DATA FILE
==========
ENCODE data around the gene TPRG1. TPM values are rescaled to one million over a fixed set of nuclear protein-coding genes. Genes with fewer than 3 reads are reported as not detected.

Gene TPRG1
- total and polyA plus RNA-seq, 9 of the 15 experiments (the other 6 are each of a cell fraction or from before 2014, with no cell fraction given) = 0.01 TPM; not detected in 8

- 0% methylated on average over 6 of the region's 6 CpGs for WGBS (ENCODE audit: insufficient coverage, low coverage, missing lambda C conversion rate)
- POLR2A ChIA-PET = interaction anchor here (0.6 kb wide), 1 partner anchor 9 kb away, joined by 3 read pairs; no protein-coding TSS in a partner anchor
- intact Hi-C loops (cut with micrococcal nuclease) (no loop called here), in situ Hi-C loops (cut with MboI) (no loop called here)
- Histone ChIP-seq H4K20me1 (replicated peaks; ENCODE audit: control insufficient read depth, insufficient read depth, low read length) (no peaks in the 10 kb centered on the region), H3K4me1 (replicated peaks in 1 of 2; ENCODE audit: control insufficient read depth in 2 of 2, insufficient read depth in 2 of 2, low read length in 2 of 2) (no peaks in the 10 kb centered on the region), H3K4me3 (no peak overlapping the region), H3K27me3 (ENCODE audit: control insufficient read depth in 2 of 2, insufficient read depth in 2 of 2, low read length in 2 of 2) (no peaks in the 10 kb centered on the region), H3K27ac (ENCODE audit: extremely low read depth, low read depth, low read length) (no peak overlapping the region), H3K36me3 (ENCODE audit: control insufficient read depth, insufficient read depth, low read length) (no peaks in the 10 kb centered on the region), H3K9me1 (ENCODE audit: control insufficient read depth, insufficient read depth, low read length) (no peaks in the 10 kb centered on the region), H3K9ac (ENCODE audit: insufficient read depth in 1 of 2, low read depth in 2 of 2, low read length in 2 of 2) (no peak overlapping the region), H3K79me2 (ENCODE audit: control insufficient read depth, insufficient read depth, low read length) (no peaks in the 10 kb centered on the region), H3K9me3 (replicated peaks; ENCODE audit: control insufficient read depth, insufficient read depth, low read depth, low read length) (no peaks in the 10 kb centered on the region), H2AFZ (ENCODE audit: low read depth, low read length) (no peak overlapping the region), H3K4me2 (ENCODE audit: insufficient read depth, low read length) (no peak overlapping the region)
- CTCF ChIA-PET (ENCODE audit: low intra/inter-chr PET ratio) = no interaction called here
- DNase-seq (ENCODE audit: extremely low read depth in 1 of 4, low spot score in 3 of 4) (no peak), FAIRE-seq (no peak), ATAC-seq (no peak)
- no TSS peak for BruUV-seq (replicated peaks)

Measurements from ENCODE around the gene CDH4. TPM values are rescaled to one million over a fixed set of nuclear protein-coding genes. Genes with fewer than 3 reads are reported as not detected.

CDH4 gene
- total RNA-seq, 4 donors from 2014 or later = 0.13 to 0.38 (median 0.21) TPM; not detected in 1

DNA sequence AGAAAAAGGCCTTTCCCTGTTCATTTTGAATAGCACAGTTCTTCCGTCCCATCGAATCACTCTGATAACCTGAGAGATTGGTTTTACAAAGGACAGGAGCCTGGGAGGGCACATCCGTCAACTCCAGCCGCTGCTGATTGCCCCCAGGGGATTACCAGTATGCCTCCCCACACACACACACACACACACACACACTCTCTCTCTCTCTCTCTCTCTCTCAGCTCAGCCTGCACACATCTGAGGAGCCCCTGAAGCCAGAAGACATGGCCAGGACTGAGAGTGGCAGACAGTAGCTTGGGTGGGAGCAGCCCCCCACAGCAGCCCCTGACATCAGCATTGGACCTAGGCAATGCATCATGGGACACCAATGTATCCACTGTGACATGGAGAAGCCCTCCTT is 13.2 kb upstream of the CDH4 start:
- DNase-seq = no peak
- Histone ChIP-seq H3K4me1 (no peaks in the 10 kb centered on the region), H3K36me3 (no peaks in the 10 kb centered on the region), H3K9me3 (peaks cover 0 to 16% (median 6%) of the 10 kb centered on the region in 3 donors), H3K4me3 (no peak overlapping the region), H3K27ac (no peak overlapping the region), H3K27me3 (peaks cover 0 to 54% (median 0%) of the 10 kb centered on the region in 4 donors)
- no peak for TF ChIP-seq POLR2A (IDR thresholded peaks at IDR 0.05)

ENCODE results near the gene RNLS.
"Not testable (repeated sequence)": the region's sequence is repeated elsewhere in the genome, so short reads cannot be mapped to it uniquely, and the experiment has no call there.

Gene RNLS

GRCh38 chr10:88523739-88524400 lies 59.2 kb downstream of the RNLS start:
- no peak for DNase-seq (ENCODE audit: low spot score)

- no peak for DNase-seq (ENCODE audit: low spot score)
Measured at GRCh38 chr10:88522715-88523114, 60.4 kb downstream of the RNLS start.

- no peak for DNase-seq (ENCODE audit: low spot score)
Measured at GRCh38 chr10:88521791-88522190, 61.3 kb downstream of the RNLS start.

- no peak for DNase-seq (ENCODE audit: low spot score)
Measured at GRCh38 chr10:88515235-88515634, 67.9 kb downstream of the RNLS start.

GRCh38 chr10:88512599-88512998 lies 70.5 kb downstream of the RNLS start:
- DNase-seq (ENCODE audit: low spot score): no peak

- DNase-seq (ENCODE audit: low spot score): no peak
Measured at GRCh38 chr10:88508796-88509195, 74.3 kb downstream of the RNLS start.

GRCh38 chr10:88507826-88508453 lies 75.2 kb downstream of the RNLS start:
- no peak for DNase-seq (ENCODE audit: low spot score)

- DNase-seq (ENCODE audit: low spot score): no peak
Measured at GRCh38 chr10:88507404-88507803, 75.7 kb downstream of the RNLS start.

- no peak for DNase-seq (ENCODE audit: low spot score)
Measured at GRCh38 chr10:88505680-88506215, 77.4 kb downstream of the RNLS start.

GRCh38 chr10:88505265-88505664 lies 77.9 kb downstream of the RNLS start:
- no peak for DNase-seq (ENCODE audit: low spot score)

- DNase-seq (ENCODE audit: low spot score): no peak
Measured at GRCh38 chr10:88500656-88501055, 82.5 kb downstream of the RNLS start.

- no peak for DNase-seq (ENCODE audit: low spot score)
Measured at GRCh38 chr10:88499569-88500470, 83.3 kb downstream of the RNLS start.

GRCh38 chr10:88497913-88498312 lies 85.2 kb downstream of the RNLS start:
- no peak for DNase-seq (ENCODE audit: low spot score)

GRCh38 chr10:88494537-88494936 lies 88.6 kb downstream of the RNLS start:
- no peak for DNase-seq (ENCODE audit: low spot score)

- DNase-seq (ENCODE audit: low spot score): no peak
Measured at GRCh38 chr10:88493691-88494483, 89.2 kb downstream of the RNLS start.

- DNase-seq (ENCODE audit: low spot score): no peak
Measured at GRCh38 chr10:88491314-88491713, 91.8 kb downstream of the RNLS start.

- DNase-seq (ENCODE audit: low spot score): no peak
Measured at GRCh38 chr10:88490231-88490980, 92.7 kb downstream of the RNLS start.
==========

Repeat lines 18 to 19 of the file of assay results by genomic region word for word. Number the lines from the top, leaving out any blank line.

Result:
ENCODE results near the gene RNLS.
"Not testable (repeated sequence)": the region's sequence is repeated elsewhere in the genome, so short reads cannot be mapped to it uniquely, and the experiment has no call there.